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Editor’s Notebook
Navigating All The Uncertainty

Unprecedented. Bizarre. Unbelievable. Scary.

There is no shortage of words to describe what the country – and our own Central Valley communities – is going through right now.

As we deal with the reality that is the coronavirus, life as we know it has changed dramatically in the space of a relatively few short days.

It was on Friday, March 13 that our newspaper General Manager Drew Savage told me, “Marg, you should write a column about all this.” In turn, I replied that anything I would say as I wrote the column on Monday (for publication in the Wednesday, March 18 issue) would most likely be null and void by the time Wednesday rolled around.

But that actually then made sense, because everything is changing so fast, that’s what we can address. How does that saying go? The only thing we really know for sure is that we just don’t know.

Something to that effect.

There have been so many announcements of cancellations, postponements, schedule revisions, closures of facilities, scaling back of operations … there seems to be very little that hasn’t been impacted by the COVID-19 outbreak.

And whether you believe the virus is a major threat or not, the very real fact is that wholesale changes are being made in our lives, like it or not. Members of the Escalon City Council were planning to space themselves out around the council chambers for their Monday night, March 16 meeting and one councilman planned to attend via phone only.

“Social distancing” is now a term we know. Stay six feet away from each other.

That will work for our office, as we have a small staff and can find a way to do our work while steering clear of our co-workers. But that’s not the norm; we are not used to isolating. Especially in this business; our job is to be out there among the crowd getting the story. We can still do it; there just won’t be much of a crowd. And, as time goes on, there might not be much of a story, as events are being cancelled right and left.

Just a handful of notables: The Civil War reenactment due in Knights Ferry on March 21 and 22 and the accompanying Saturday night spaghetti dinner there, not happening. The annual Relay For Life, set for early May, likely to be scaled back and held at a later date. The annual Escalon High School Sports Boosters dinner-dance-auction that was scheduled as a sit down event on Saturday night, March 14 in Escalon was turned in to a drive-thru dinner. Local schools are closed, with San Joaquin County making that decision on Friday; the closure went into effect Monday, March 16 and will last at least through April 5 with classes potentially resuming April 6. Stanislaus County followed suit, with the closure of schools due to take effect Thursday, March 19 (unless that changed between Monday and Wednesday).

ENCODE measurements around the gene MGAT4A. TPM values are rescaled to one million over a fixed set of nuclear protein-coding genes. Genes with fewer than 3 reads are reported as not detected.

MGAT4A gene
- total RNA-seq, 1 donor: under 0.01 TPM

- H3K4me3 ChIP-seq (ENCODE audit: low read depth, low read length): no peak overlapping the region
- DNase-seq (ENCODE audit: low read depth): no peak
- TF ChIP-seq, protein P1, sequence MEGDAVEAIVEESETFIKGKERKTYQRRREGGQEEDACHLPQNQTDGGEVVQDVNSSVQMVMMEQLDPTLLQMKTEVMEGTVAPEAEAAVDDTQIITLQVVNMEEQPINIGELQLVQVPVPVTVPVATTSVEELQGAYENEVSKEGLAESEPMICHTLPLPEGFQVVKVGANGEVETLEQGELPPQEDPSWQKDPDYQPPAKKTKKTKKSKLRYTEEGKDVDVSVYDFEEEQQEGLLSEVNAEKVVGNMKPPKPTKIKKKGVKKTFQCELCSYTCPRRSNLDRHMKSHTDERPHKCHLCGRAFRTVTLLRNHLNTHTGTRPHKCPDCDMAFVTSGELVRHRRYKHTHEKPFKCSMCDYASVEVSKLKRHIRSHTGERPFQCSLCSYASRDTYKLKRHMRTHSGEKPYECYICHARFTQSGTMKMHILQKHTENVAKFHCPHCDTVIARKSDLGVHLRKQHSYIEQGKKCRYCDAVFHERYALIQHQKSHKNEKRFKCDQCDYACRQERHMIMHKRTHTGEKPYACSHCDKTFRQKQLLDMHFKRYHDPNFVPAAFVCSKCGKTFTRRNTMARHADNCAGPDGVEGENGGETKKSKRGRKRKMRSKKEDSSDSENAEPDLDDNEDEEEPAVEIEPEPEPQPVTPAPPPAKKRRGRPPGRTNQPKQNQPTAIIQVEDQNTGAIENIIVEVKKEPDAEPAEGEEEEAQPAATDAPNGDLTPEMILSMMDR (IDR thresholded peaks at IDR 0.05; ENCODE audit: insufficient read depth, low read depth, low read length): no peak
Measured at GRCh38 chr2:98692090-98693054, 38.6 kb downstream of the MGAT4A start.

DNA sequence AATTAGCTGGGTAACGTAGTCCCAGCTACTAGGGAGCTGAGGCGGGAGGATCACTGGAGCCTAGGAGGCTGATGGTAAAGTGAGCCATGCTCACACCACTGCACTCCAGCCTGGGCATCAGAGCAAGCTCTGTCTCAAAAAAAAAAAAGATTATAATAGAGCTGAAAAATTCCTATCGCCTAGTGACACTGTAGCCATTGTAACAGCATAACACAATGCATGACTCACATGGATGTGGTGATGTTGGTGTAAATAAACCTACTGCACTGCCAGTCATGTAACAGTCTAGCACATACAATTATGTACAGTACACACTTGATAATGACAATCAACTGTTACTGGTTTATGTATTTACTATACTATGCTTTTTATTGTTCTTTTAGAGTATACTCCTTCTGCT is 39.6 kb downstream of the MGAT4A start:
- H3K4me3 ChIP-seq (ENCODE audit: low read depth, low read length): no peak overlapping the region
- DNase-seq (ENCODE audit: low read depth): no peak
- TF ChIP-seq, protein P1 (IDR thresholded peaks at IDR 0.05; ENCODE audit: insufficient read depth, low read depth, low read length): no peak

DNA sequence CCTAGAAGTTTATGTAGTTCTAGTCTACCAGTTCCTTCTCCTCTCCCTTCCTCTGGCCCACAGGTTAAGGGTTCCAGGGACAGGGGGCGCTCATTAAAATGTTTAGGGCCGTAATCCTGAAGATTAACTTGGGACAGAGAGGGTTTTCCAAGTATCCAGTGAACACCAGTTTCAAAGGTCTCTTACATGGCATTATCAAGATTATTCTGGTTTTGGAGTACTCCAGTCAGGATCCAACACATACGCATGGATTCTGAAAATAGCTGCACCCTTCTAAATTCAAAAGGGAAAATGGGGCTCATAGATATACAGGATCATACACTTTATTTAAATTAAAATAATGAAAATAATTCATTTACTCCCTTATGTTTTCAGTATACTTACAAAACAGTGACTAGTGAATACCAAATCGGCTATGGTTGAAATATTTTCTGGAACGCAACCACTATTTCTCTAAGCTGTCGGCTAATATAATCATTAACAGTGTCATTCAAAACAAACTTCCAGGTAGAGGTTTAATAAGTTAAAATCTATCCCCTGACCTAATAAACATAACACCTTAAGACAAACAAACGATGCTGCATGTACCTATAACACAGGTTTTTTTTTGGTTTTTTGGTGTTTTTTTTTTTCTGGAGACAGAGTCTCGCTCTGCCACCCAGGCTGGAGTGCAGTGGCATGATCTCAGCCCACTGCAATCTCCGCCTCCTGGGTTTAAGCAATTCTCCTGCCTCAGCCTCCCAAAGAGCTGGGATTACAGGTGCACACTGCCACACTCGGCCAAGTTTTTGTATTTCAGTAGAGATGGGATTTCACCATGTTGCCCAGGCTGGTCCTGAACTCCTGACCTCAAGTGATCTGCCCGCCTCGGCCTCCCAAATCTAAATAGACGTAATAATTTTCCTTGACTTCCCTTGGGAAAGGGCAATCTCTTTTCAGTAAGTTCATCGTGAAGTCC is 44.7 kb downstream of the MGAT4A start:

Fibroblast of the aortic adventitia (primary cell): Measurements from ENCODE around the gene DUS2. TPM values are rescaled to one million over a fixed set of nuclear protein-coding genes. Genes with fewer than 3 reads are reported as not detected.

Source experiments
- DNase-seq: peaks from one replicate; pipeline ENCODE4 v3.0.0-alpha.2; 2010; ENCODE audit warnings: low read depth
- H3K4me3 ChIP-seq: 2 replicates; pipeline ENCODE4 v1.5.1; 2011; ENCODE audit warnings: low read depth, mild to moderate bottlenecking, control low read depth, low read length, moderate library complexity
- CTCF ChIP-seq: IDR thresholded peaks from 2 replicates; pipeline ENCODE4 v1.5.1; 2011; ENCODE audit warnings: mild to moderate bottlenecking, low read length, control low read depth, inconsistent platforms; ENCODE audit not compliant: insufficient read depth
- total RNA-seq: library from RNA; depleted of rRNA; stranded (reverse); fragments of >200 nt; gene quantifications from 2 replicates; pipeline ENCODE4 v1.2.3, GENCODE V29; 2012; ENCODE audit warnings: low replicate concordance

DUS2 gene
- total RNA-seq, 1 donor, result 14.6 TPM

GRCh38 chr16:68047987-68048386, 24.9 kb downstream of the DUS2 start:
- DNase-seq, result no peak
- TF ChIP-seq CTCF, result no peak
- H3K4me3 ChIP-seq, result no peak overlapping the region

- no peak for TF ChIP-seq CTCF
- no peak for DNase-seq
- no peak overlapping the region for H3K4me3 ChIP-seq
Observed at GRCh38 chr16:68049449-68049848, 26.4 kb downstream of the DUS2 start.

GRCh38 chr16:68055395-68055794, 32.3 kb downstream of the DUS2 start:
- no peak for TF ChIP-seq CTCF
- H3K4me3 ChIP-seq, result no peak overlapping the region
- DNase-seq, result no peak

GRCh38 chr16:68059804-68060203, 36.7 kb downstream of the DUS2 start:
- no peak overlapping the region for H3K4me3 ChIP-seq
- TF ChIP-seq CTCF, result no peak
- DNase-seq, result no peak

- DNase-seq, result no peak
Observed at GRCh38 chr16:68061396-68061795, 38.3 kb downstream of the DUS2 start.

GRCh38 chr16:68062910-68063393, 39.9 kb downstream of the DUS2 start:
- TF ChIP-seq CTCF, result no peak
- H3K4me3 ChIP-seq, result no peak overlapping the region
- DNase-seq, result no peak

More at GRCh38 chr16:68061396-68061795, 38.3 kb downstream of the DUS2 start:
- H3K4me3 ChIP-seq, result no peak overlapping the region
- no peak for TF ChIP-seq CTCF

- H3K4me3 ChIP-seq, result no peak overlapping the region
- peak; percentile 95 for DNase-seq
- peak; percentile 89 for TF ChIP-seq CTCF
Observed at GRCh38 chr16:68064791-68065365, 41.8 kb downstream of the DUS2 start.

It’s like being in a movie, almost, as you gape at the empty shelves in the stores and hear stories of people buying up all the toilet paper their linen closet can hold. Several advertisers have pulled their inserts from the newspaper – one grocery store indicating that they couldn’t guarantee they would have the sale items available – or much of anything, for that matter.

So much is being impacted; it will take some time to figure out what our ‘new normal’ is going to be. There’s a lot of uncertainty and yes, the situation is incredibly fluid. Information is coming in at record speed and I spent some of my time over the weekend just trying to keep updated information posted on our website and Facebook pages.

This is the time of year when I would normally enjoy listening to preseason baseball or catch a hockey game as time allows; not right now. My weekdays would be busy with photographing high school sports after school; not right now. It honestly doesn’t seem possible. And yet, here we are.

The paper comes out once a week; we are continuing to stay open and do our job. That will also include providing the most accurate and up to date information possible on our social media platforms in between publication dates.

Again, while there are those who downplay the virus and yes, it is true that more people have died from the flu, it is the coronavirus and the unknown surrounding it that has prompted this unprecedented nationwide response.

Life today is a million miles away from where it was just a couple of weeks ago. Expect even more upheaval before things start to get better. Stay safe out there.


Marg Jackson is editor of The Escalon Times, The Oakdale Leader and The Riverbank News. She may be reached at or by calling 847-3021.